A little bit different from your usual seaside town
Hythe had been on my list of places to visit for quite a while, not only as it’s on the coast and I love anywhere with a shoreline.
But Hythe has an ossuary, and if you’ve read some of my previous posts, you’ll know that I have a bit of thing for visiting cemeteries and churchyards.
This was going to interesting!
An interesting read
If you're intrigued by Kent's weird and wonderful history, or all unusual stories around the county, then take a peek at "Kent's Strangest Tales".
You won't be able to put it down, you can pick it up for your Kindle or in good old paperback.
Hythe beach, what no sand?
The Pebble beach at Hythe
Griggs of Hythe for seafood
The seashore is awash with pebbles and is still used by the local fisherman to haul their daily catch across.
So, definitely, a place to visit for some fresh fish.
Where have you been?
Hythe's Martello Towers
You can certainly sit on the beach and enjoy the sunshine and sea; I’m just saying you’ll need sandals. Take a stroll along the coastline, and you’ll see the working fishing boats and also two of Hythe’s Martello Towers.
The working shoreline
Once there were 74 Martello Towers all along the coastline from Folkestone in Kent to Seaford in East Sussex. They were originally built as a defence against an invasion by Napoleon and then later used to combat smuggling, a trade that was quite prevalent along this coast.
Martello Tower on the shore at Hythe
Town signs at Hythe
Interested in the coast around England?
We have a new little book on our shelves that we delve into when we're heading to the coast.
Packed full of historical facts, and broken down into the different counties of England. It tells tales of the history of the shoreline that surrounds our country.
Available in Kindle & Hardback editions, it's an excellent addition to anyone's collection who loves the English seaside.
Different from the norm
When wandering into Hythe from the coast, you stroll through some quaint streets and lanes passing by cottages that were once home to local fishermen, traditional pubs and businesses from an era gone by.
Row, row, row your boat
Then what also gives Hythe its unique character is the Royal Military Canal that runs through the middle.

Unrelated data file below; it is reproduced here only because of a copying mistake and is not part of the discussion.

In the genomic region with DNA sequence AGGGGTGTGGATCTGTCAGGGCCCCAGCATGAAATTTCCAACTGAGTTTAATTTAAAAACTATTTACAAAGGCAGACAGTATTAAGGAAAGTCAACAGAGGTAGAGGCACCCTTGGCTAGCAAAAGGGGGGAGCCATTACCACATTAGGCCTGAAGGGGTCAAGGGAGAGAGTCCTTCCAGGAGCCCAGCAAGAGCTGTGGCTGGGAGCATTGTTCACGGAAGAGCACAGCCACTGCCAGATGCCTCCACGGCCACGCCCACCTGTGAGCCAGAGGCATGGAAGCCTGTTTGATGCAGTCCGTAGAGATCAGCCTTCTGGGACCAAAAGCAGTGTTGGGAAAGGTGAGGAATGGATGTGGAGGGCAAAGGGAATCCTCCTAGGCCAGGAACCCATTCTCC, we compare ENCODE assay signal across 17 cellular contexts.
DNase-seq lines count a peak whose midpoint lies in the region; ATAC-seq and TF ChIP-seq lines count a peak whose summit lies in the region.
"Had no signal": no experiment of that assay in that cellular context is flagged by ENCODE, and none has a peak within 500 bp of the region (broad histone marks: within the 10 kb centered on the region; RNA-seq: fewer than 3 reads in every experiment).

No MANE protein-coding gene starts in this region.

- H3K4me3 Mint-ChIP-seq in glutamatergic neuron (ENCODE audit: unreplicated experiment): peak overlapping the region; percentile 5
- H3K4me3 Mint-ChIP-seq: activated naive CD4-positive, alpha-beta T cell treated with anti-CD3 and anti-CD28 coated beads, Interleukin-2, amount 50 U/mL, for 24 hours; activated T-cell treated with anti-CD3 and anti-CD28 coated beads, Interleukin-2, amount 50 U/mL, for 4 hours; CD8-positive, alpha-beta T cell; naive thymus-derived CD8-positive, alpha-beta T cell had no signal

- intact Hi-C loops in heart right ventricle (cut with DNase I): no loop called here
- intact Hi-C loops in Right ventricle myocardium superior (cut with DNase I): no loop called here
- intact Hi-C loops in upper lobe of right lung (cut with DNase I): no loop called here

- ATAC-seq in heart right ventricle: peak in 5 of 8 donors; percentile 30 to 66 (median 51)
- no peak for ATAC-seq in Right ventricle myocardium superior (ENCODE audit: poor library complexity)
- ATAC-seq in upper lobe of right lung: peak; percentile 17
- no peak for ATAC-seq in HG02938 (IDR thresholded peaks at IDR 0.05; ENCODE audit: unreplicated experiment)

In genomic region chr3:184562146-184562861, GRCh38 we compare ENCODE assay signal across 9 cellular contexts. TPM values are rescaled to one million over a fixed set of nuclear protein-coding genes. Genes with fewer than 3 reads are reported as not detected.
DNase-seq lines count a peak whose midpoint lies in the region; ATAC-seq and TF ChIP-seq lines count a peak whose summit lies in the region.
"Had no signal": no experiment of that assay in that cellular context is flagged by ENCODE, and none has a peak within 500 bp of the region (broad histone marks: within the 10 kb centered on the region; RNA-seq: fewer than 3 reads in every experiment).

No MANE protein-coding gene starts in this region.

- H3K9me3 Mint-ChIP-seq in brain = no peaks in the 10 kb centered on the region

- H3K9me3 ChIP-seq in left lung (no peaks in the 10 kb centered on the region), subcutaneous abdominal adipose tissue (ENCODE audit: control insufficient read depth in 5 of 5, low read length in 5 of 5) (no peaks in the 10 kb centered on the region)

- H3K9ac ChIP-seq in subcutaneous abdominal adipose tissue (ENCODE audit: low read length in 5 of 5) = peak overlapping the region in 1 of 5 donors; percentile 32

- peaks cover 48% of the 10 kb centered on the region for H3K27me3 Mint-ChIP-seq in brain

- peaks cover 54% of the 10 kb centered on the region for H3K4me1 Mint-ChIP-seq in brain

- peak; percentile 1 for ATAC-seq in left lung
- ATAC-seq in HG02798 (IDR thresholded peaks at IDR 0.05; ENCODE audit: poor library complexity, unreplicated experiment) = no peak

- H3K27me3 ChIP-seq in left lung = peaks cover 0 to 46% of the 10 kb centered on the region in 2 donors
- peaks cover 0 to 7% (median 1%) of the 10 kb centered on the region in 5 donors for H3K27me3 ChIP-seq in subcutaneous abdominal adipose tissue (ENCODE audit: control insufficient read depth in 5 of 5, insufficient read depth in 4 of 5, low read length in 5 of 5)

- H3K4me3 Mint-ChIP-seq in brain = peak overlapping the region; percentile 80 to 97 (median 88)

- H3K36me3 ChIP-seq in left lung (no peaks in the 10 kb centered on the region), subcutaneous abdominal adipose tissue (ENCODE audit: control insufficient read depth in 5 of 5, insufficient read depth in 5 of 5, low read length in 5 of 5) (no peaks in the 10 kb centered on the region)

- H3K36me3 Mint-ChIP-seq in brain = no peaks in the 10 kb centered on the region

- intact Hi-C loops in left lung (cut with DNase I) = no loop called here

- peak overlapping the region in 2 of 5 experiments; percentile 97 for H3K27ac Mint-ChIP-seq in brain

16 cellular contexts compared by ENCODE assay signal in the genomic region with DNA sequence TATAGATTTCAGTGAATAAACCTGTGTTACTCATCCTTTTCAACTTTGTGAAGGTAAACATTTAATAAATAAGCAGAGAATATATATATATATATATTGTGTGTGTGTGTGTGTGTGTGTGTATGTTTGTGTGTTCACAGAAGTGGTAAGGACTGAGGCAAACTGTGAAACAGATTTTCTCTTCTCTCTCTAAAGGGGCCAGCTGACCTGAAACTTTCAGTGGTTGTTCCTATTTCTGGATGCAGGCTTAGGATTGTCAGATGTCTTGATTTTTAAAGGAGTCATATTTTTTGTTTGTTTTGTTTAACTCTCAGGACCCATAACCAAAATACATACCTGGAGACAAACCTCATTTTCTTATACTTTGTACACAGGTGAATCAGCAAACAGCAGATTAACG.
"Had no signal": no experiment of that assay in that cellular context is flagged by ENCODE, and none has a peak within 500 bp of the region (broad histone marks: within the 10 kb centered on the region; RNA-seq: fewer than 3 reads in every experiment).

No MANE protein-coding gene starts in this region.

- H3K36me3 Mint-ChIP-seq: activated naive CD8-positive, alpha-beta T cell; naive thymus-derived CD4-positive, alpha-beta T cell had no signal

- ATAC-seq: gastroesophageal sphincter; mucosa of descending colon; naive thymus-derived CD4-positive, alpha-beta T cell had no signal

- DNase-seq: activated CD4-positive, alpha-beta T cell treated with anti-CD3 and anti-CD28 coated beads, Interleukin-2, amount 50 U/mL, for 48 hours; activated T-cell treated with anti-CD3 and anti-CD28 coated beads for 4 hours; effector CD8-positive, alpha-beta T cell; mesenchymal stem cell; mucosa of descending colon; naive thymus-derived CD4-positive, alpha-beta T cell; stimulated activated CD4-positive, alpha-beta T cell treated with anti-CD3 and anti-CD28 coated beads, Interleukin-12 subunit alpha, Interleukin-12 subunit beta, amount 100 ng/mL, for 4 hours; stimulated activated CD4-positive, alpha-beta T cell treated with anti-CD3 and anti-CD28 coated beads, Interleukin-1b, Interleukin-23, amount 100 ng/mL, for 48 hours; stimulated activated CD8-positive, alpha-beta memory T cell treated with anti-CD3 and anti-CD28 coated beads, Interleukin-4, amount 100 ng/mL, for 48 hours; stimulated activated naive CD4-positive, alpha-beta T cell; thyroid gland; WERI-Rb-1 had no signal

Boats on the Military Canal in Hythe
This 28 mile (45km) stretch of canal was also built as a defence against Napoleon. It runs from Seabrook near Folkestone to just outside Hastings in the south. Nowadays it has a tree-lined walkway along its edge, and you can hire a boat to enjoy the canal first-hand.
Strolling along the canal is really pleasant, there are some delightful statues and memorials, children’s play areas, gardens and it’s a lovely place to sit and watch the world go by.
Hythe Old Town
Crossing over the canal, we arrive at Hythe’s historic market town centre.
The Old Post Office & Malthouse in Hythe
There are so many delightful shops and old stores. It really does make you wonder how some of these businesses survive when there is so much competition from the “Big Boys”. It proves that local support is still thriving in some towns and villages.
The historic High Street of Hythe
King Head pub & Hendricks of Hythe Chocolaterie
Along the main High Street is Hythe’s Town Hall a former Guildhall built in 1794. There are some beautiful half-timbered buildings, traditional old pubs and I certainly wouldn’t say no to the chocolaterie.
Hythe's Town Hall
If you head up the lane to the side of the Town Hall, you’ll discover some of the lovely little streets, with beautiful cottages and manicured gardens. Also, the 12th-century ragstone building ‘Centuries House’, which was the birthplace and home of the Bishop of Rochester. In 1336 he founded St Andrew’s hospital for the poor in this same building.
Off to Hythe Ossuary
The Crypt was created as the chancel was to be extended. Therefore, graves were dug up to accommodate for this.
The earliest written evidence of this collection is from 17th-century.
It is the largest and best-preserved collection in Britain. Just within its four arched alcoves are 1,022 skulls. Go take a look is fascinating.
Ossuary “All you need to know”
Additionally, there is a stack of bones and skulls measuring over 25 feet (7.8 metres) in length by around 6 feet (1.8 metres) in width and height. It is believed that the total number of individuals represented is about 2,000.
Inside the Crypt
A look inside the Ossuary
I must confess
More things to do in Hythe
Hythe has a railway and not just any old railway, it runs a route named the Romney, Hythe and Dymchurch Railway (RHDR).
The train isn’t full size though, it’s a one-third size steam & diesel locomotive. It runs along a 13½ mile line, stopping at seven stations en-route.
Starting from Hythe and terminating at the very intriguing coastal Nature Reserve of Dungeness. The locomotive has been chugging through the countryside since 1927, today it is run by a very friendly and enthusiastic group of volunteers.
You can buy your tickets online in advance and save 10%. The prices vary depending on how far along the route you want to go.
Or if you just wanted to have platform pass and take a look at the locomotive, then it is only 25p.
Would you like a little more?
Inspired to visit Hythe?
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